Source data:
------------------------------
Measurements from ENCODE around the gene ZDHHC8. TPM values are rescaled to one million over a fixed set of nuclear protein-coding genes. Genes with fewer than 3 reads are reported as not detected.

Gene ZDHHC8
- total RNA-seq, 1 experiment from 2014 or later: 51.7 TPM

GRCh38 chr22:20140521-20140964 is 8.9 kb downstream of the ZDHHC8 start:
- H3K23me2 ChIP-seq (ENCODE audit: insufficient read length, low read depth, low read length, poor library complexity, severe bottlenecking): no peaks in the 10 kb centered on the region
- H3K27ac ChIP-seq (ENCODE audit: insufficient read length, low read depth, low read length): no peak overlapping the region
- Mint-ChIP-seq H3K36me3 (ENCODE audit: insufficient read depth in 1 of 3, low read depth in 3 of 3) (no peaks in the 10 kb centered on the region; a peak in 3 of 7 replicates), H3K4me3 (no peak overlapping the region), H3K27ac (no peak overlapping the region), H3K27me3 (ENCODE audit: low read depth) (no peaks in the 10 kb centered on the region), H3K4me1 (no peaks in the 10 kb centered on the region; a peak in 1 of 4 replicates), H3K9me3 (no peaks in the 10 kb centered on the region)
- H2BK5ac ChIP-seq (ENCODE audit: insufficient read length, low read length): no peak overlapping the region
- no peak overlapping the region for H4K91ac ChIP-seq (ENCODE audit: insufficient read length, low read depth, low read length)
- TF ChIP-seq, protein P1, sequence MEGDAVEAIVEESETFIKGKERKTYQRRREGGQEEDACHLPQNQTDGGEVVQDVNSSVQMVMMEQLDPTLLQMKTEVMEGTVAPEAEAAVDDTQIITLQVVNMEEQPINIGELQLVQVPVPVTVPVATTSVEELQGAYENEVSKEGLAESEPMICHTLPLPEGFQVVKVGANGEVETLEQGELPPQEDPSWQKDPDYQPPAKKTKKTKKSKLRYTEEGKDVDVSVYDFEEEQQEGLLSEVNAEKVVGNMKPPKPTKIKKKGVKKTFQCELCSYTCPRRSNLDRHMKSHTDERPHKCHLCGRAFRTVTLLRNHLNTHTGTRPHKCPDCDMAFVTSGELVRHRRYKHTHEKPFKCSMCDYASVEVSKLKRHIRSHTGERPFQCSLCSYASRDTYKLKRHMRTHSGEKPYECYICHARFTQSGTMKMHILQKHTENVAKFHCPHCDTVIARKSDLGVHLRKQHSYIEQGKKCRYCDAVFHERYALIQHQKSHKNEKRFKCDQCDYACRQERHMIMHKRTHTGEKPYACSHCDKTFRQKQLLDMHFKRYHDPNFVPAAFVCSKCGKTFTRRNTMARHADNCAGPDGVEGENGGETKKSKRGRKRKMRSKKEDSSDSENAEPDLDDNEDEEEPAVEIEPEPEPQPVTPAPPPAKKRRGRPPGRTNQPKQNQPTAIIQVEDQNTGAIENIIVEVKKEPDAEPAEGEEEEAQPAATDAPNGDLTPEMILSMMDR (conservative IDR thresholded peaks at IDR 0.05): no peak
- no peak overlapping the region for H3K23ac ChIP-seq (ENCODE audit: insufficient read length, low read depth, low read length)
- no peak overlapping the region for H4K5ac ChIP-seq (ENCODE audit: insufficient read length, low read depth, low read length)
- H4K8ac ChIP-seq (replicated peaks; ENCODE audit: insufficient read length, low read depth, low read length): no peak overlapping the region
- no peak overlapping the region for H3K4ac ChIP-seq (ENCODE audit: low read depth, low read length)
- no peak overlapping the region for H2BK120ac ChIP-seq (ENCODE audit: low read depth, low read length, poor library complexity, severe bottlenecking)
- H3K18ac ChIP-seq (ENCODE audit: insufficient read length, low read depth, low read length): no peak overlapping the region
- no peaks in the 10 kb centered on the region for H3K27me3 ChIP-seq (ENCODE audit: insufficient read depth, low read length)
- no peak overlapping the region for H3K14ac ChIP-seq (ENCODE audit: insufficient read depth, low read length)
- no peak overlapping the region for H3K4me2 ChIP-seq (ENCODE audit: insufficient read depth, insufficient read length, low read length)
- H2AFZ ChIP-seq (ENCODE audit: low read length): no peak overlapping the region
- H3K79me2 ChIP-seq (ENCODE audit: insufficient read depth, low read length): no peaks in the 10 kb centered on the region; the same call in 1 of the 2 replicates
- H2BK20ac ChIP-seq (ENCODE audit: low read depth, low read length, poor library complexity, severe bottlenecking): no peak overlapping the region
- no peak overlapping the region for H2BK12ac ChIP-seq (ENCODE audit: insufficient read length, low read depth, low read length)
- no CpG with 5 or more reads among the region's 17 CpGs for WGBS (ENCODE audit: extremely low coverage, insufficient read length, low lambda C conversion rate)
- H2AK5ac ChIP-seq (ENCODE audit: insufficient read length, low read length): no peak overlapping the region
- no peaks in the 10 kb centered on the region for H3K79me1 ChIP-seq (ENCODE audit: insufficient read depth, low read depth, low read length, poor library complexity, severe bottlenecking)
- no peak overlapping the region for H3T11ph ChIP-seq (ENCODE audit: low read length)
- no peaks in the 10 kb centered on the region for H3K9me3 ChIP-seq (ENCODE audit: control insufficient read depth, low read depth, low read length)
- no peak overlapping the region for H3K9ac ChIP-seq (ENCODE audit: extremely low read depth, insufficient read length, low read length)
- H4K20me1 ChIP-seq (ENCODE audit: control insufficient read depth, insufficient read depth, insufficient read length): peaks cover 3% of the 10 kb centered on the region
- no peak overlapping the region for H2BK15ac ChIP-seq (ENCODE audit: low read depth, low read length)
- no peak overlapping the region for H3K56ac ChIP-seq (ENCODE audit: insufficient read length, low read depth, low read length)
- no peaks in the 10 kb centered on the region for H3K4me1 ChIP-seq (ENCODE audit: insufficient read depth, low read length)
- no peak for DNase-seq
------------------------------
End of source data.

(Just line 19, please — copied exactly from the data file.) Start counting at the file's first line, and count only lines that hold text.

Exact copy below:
- no peak overlapping the region for H3K4me2 ChIP-seq (ENCODE audit: insufficient read depth, insufficient read length, low read length)